snow pit Huntington

By Ben Allen

Date of Observation: December 10, 2018  12:00 PM
Location of Observation: lookers right of the Harvard Bulge

We climbed and ski Diagonal, The fan at the bottom on top of the bulge was of greatest concern, hand shear pulled easily we where able to mange and avoid the area on the way up and down. The snow in the gully varied in depth from 50cm to 150cm +. It was mainly F density and getting denser as you dug down. No signs of instability in the line its self, skiing was very nice. the bowl was a mix of the 12/3/18 crust to new wind slab of varying depths


Snowpack observations are one part of the complex puzzle which is your decision to enter avalanche terrain. Some observations may include stability tests. It’s important to understand that the results of a stability tests are seldom conclusive anywhere, but particularly in snow climates and terrain like ours where the primary driver of instabilities is wind drifted snow. Many stability tests exist and each works best with specific avalanche problem types. Stability test results should never be used alone as an indication that a slope or conditions are safe particularly when more obvious red flags are present. Please use this page as part of your information gathering process, but don’t make decisions based on a single piece of information. A good article that summarizes some of the issues associated with snow and avalanche observations can be found here.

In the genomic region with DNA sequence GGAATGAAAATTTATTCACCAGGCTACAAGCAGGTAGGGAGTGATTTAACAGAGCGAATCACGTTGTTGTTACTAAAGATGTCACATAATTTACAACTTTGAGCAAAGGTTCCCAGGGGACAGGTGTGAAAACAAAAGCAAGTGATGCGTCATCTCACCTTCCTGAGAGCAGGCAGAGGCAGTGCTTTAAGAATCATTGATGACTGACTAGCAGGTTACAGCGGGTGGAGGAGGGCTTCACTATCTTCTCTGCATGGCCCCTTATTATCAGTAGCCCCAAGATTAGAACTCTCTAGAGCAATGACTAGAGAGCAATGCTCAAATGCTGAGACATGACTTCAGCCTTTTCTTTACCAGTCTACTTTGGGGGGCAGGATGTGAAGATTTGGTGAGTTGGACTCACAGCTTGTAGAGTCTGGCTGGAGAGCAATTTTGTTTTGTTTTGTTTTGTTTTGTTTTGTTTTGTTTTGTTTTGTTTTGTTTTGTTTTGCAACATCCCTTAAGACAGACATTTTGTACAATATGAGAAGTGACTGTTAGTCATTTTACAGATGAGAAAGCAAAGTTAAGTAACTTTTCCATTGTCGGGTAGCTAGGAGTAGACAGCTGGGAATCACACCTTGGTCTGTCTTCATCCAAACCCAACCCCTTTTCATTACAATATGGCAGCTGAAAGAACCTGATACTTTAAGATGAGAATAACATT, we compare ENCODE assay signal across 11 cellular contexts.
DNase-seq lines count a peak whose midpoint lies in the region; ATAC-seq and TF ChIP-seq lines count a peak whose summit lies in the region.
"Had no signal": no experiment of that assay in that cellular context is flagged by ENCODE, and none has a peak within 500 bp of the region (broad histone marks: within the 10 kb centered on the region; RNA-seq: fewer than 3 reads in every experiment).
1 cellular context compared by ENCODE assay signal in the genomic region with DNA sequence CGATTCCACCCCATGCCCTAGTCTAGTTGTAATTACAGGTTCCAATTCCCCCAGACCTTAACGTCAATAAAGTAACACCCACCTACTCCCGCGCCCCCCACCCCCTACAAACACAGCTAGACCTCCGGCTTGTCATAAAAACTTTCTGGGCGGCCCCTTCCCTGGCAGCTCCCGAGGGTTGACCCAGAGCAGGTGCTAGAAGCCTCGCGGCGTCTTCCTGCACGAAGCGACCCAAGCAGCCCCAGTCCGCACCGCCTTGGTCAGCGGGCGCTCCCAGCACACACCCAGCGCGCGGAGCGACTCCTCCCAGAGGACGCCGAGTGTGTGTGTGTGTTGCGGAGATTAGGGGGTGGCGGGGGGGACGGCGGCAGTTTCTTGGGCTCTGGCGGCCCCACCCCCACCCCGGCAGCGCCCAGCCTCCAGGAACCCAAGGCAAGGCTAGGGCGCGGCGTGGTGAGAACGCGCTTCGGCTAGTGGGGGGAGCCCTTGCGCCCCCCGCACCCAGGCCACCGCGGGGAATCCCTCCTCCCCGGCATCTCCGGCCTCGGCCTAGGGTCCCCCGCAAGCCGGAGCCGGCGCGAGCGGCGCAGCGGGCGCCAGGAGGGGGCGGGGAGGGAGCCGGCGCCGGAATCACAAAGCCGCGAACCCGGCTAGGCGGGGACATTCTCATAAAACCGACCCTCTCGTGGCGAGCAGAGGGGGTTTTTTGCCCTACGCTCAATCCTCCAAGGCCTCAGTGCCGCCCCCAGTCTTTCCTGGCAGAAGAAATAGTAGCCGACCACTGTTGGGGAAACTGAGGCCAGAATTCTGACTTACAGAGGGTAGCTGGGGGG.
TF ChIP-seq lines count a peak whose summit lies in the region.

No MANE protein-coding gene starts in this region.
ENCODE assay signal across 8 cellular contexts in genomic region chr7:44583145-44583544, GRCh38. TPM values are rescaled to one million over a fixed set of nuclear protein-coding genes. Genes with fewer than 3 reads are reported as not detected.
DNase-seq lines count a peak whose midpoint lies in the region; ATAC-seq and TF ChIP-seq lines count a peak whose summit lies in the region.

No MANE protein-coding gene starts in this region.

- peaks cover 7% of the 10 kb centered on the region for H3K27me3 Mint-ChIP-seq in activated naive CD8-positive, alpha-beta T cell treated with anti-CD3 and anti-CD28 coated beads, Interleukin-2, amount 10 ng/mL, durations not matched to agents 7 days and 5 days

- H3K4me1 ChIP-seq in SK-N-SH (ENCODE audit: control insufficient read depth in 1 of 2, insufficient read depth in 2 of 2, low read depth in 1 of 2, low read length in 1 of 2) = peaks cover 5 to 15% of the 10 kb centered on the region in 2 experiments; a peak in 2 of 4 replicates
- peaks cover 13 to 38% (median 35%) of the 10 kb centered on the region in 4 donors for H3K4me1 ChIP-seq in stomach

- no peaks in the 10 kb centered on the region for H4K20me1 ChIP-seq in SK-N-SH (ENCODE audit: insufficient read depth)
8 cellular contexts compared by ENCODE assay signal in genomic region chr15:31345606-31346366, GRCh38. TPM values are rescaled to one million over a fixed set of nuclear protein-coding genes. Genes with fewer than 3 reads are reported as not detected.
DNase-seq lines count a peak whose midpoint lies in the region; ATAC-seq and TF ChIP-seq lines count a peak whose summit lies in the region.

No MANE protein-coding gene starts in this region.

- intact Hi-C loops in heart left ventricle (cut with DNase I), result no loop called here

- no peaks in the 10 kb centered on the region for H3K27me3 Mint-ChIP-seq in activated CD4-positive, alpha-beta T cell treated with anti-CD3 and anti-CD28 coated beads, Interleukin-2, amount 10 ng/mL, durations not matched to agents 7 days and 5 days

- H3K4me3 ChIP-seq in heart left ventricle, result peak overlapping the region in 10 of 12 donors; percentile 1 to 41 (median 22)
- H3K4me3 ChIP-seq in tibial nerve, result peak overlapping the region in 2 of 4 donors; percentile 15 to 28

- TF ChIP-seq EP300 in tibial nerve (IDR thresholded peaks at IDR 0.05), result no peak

The Mount Washington Avalanche Center cannot verify the quality or accuracy of any observations that come from the general public.


See an avalanche or evidence of previous avalanche activity?  Near-miss? Snowpack observations?

Your observations are valuable to an accurate forecast! We welcome observations from everyone. You don’t need to be an avalanche professional to submit helpful observations, just be as detailed and accurate as you can.